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SXSW Review: In “Slash/Back,” Inuit Girls Rule

Written by: Christopher Llewellyn Reed | March 16th, 2022

Film poster: “Slash/Back”

Slash/Back (Nyla Innuksuk, 2022) 3 out of 4 stars.

As a middle-schooler, Maika has a lot on her mind. First, there’s the growing need for independence from her parents. Then there’s the occasional conflict within her peer group of girl classmates. She also has a younger sister who always wants to tag along, but while that may have been okay in the past, it is much less so now. Finally, those mysterious creatures known as boys are beginning to cause some heretofore unexpected reactions. That’s all par for the course among coming-of-age tales. What is much less normal is a far different kind of creature, looming literally just around the corner. That’s right, in Nyla Innuksuk’s debut feature Slash/Back, Maika and her peers must do battle not only with their own hormones, but with aliens, too.

It all starts out simply enough, almost like a documentary. A father and daughter, out in a boat amidst breathtaking scenery, prepare to hunt. He helps her steady the rifle, talking her through what needs to be done, and does his best to instill pride in their culture. They are both Inuit, and we are just off the coast of the hamlet of Pangnirtung, a little over 30 miles south of the Arctic Circle, on Baffin Island. Just as she pulls the trigger, we cut to 6 years later, and that little girl is now the teenage Maika.

SLASH/BACK director Nyla Innuksuk

Pangnirtung—or Pang, as everyone calls it—may be small, but its population is lively. At least the kids are. Some of the adults look and act like this isolated life has taken a toll. Maika (Tasiana Shirley) hangs with a crew of three others: Jesse (Alexis Wolfe), Leena (Chelsea Prusky), and Uki (Nalajoss Ellsworth). This last one is more frenemy than friend (with guilt on both sides), but soon everyone will be forced to put away their differences to defend Mother Earth.

For a lark, the fearsome foursome heads off in Maika’s father’s boat (“borrowing” both it and his rifle), only to find that their excursion proves actually dangerous when a polar bear attacks. Only this is no ordinary bear, moving like a zombie and initially impervious to bullets. They put him down, but out of his head sprout eel-like tentacles. If they get you, they puncture your head, take over your brain and body, and seek out new prey.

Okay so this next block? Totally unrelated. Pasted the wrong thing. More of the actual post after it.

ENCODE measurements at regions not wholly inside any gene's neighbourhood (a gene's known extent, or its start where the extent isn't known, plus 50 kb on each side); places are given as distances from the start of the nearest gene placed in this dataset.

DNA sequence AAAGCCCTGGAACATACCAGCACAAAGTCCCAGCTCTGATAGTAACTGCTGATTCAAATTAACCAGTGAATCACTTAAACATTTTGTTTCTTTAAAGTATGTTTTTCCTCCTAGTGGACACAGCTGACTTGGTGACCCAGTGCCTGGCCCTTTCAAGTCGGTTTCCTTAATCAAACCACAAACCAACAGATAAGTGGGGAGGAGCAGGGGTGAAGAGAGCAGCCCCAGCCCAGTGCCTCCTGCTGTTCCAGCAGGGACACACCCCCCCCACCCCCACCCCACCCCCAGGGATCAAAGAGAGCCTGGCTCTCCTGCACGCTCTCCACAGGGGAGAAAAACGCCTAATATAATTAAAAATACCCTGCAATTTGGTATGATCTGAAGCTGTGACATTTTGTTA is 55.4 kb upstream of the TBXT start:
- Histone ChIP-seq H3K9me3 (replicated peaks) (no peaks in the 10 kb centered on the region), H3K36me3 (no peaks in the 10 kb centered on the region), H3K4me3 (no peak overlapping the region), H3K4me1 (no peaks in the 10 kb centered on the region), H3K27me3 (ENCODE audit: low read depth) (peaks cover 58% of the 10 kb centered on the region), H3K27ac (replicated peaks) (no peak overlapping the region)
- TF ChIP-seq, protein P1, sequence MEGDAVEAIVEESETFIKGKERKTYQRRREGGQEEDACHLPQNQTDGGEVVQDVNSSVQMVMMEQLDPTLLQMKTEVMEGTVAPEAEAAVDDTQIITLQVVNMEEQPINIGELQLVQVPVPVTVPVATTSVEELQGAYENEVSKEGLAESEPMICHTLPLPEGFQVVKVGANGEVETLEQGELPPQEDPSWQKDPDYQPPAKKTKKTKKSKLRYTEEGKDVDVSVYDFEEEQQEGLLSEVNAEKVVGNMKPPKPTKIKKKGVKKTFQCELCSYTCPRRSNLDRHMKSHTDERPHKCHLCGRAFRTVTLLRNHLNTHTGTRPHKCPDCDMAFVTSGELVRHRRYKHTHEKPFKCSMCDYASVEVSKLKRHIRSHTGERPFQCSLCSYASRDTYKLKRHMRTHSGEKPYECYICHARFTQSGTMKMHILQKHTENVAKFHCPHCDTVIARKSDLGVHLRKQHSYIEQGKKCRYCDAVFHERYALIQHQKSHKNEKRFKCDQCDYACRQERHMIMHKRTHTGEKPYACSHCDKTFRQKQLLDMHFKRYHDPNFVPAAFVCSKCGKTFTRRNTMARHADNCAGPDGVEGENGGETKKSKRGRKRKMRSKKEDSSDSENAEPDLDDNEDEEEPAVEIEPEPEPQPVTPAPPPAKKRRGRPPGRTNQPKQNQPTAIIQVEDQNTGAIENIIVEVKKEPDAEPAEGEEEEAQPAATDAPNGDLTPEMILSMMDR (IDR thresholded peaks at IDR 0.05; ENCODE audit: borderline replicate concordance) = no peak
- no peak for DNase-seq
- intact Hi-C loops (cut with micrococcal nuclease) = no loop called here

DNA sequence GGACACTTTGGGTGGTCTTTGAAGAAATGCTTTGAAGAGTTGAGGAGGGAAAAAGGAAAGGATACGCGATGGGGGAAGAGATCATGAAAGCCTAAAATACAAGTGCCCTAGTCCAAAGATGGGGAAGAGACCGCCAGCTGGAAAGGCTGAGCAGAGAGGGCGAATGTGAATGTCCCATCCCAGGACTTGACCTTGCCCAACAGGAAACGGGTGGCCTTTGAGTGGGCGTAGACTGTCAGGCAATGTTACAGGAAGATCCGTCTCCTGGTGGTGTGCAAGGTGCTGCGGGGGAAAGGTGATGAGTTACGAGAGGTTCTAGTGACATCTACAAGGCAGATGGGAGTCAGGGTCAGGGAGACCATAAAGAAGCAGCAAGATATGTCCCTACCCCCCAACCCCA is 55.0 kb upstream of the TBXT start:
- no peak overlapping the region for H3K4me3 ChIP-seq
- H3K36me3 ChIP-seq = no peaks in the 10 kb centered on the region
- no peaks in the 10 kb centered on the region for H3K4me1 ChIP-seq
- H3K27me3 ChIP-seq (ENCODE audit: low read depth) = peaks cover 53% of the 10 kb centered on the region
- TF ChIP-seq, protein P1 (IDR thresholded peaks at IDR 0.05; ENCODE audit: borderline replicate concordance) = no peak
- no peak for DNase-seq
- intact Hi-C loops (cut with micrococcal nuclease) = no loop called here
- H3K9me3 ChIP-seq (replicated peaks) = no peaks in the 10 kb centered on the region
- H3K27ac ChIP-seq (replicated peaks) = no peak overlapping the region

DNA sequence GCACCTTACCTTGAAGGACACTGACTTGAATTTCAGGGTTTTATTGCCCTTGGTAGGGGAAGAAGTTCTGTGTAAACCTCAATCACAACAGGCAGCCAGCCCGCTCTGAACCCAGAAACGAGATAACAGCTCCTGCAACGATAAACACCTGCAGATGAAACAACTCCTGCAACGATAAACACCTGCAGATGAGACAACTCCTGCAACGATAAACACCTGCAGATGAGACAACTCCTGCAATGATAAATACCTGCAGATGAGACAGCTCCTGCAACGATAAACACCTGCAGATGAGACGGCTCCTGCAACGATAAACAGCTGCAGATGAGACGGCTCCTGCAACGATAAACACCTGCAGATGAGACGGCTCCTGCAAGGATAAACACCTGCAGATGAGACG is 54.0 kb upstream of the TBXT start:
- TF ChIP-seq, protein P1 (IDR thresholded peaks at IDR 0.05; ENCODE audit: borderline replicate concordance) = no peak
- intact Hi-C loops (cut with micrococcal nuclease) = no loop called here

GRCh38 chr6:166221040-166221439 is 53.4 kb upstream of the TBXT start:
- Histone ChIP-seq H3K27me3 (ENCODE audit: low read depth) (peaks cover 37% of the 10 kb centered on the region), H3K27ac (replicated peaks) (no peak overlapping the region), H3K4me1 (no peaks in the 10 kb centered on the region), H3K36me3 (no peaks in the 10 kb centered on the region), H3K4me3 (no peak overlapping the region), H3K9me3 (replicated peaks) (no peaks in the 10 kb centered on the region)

l-r: Tasiana Shirley and Alexis Vincent-Wolfe in SLASH/BACK ©Mongrel Media

Part Dawn of the Dead, part War of the Worlds, part Super 8, part The Babysitters Club, Slash/Black takes its plethora of influences and becomes its own unique thing. All the while it is, more than anything, a tribute to the power of young First Nations women to overcome any and all obstacles, starting with the competition amongst them. Maika, Uki, Leena and Jesse must learn to bond, embrace their heritage, and thereby gain strength to defeat the invaders. Given the way the end title briefly morphs from “Slash/Back” to “Land/Back,” perhaps they’ll grow up to do that and more.

Of course, they are also firmly grounded in the global 21st-century world, all eyes on smartphones all the time. Until, that is, those tentacles come. Speaking of which, for a film made on a relatively small budget, Slash/Back does a great job with its effects. As it does with the performances of its young stars. All of that said, the movie is not perfect: there is a lot of on-the-nose dialogue and clunky plot developments that undercut the narrative goodwill. Still, the overall experience is a delight. Slash away!

Heading off into trouble … a still form SLASH/BACK ©Mongrel Media
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Christopher Llewellyn Reed is a film critic, filmmaker, and educator. A member of both the Online Film Critics Society (OFCS) and the Washington DC Area Film Critics Association (WAFCA), as well as a Rotten Tomatoes-approved film critic, he is Managing Editor at Film Festival Today; lead film critic at Hammer to Nail; formerly the host of the award-winning Reel Talk with Christopher Llewellyn Reed, from Dragon Digital Media; and the author of Film Editing: Theory and Practice. In addition, he is a former cohost of The Fog of Truth, a podcast devoted to documentary cinema.

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